Eccentric Little Richard the architect of influential rock and roll
An eccentric Little Richard emerge
The Rock and roll era was perhaps the most exciting and influential period in the history of popular music. It produced some of the most amazing performances and recordings by people like Jackie Wilson, Elvis Presley, Chuck Berry, Fats Domino, and others that created a musical firestorm right across the globe. Later, disciples like The Beatles, James Brown, Ray Charles, The Rolling Stones, Mick Jagger, Rod Stewart, The Supremes, Martha and the Vandellas, and composer Burt Bacharach leaned heavily on the rock and roll beat for their creations. Homeland Jamaica did not escape the impact of this musical firestorm as many of the early pre-ska Jamaican boogie rhythms were patterned from rock and roll and rhythm and blues (R&B) - the mother of that genre.
A very eccentric character named Little Richard, however, took a different route to success than most of his 1950s rock and roll contemporaries. Calling himself 'The architect of rock and roll', he terrified middle America with his exaggerated dress style and make-up, with mascara-coated eyelashes, sometimes resembling a woman, and his frenetic piano playing, sometimes using both hands and feet. But it was his shrieking falsetto screams and shouts that were most frightening. Yet, his thrilling performances and his excellent rock and roll recordings made him one of the most popular figures of that era.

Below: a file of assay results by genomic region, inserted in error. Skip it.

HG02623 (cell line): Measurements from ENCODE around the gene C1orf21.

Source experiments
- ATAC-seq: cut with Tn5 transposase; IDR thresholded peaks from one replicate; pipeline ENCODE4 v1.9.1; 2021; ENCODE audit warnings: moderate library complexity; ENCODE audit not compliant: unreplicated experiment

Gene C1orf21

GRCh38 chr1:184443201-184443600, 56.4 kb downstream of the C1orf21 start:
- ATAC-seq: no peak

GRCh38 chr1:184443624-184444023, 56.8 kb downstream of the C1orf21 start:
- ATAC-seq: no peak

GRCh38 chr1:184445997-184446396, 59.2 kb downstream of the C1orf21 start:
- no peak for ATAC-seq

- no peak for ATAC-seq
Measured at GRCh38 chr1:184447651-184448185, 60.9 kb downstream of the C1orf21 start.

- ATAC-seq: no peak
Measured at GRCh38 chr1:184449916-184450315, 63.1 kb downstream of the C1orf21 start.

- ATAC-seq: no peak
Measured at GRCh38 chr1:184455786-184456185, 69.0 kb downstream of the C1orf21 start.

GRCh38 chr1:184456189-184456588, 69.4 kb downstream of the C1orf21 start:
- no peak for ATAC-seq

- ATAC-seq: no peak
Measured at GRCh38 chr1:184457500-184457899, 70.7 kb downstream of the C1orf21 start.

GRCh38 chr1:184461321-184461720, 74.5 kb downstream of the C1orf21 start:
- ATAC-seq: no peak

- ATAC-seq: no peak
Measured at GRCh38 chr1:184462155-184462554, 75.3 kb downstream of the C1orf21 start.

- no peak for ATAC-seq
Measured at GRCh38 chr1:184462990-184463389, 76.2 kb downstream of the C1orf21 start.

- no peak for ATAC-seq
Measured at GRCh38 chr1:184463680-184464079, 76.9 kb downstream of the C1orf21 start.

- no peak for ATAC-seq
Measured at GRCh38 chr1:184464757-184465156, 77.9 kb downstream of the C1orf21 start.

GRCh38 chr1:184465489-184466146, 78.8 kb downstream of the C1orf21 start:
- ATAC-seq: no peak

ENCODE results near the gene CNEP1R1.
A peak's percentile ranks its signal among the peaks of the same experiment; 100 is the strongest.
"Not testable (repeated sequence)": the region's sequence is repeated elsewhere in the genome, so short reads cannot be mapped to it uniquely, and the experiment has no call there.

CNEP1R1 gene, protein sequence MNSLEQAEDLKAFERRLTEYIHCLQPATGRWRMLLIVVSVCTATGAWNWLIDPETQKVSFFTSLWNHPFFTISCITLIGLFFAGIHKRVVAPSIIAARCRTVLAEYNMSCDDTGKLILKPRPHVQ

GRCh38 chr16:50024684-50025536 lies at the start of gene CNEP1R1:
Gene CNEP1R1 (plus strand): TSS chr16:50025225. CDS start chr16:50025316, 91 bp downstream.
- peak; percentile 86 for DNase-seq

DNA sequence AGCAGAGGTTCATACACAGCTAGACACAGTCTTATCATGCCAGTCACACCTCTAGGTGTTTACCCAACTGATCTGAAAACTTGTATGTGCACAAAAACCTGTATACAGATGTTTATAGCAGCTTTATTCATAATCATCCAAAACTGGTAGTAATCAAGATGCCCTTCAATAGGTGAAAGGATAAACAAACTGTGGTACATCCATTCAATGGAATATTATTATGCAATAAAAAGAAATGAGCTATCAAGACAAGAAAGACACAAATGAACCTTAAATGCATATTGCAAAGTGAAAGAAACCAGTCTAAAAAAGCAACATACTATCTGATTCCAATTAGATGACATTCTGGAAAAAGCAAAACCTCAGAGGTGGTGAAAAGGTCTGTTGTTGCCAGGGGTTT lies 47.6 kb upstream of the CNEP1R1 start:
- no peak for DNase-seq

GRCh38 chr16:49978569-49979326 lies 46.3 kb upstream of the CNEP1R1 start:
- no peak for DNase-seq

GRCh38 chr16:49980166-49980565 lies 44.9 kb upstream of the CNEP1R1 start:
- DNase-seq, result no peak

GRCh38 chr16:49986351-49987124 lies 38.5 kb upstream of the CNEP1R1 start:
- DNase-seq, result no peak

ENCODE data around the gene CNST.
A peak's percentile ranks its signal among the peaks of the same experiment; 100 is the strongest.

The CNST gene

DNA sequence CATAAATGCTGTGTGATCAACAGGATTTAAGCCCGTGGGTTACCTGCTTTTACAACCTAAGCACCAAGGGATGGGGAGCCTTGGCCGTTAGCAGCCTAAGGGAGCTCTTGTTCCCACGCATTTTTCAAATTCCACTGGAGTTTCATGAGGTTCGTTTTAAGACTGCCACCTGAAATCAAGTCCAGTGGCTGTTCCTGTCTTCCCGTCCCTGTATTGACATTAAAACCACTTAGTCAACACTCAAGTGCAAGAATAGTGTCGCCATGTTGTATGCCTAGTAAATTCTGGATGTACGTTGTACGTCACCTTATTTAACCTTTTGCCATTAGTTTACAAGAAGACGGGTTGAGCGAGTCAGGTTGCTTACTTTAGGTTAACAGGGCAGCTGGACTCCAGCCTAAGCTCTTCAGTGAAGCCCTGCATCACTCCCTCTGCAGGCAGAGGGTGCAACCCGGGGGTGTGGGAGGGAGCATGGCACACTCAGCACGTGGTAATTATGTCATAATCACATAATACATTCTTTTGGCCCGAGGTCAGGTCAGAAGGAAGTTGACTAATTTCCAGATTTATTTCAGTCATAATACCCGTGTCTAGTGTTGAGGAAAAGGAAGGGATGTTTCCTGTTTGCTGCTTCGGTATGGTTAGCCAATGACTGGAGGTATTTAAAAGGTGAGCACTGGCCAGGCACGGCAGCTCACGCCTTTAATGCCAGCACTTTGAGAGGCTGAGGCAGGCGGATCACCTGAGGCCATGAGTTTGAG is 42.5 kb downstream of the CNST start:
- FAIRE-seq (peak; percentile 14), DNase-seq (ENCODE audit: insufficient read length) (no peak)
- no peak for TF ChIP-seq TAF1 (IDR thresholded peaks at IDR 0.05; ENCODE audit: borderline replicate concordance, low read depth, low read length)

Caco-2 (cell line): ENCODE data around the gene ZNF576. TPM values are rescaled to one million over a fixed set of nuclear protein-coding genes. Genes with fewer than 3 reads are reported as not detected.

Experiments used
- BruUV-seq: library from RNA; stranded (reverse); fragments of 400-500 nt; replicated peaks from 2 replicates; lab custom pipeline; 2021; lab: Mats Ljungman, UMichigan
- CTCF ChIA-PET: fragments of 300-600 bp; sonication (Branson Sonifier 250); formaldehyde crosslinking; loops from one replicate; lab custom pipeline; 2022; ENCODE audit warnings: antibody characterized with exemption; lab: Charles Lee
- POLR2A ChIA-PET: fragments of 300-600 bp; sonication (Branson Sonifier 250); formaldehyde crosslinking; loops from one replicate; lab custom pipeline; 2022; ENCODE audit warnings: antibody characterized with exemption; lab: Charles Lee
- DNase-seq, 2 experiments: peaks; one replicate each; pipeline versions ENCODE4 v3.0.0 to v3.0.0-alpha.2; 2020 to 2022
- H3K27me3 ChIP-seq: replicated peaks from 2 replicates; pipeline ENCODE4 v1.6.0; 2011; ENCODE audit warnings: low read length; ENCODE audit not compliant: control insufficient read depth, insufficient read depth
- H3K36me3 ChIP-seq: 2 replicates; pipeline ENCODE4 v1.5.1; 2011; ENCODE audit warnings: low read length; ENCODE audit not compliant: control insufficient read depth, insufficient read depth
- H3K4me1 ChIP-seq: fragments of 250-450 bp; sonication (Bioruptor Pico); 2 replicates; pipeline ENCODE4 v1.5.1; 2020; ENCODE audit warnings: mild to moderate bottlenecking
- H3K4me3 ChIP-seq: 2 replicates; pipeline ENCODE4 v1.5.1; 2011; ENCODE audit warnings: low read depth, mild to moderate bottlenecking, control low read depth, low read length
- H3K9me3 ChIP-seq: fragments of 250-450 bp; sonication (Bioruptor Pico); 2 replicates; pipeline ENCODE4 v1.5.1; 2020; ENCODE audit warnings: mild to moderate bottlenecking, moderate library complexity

He left his mark on Paul McCartney, James Brown, and Otis Redding. Redding actually began his prolific career with Richard's band, The Upsetters, and first entered a talent show doing one of Richard's songs - a 1956 piece titled Heeby Geebies. Brown, on the other hand, was inspired to write his Please Please Please after Richard passed some words to him on a napkin during a performance.
It could truly be said that in a sense, Richard embodied current trends in music's gleeful sexuality and spirit of rebellion.
This spirit of rebellion was evident in the youngster from age 13 when he ran away from home, no doubt enraged by the apparent non-acceptance of his parents of his secular inclinations.
Born Richard Wayne Penniman into a black family in Macon, Georgia, USA, in December 1932, he was one of 12 children for his parents, sang gospel with his family group - the Penniman Singers - and was brought up in a devout Seventh-day Adventist religion, which saw an uncle and a grandfather becoming preachers. Penniman entertained lingering thoughts of joining that crew but somehow saw himself vacillating between the family gospel group and the sinful world of rock and roll.
With his enraged father disowning him, Penniman found shelter with some rich white owners of a nightclub, who sent him to school during the day and allowed him on stage at night. Finally quitting school in grade nine, the young Penniman learnt the piano and decided to go big time into the secular world, firstly joining several travelling minstrel troupes, at times dressing like a woman in the chorus line.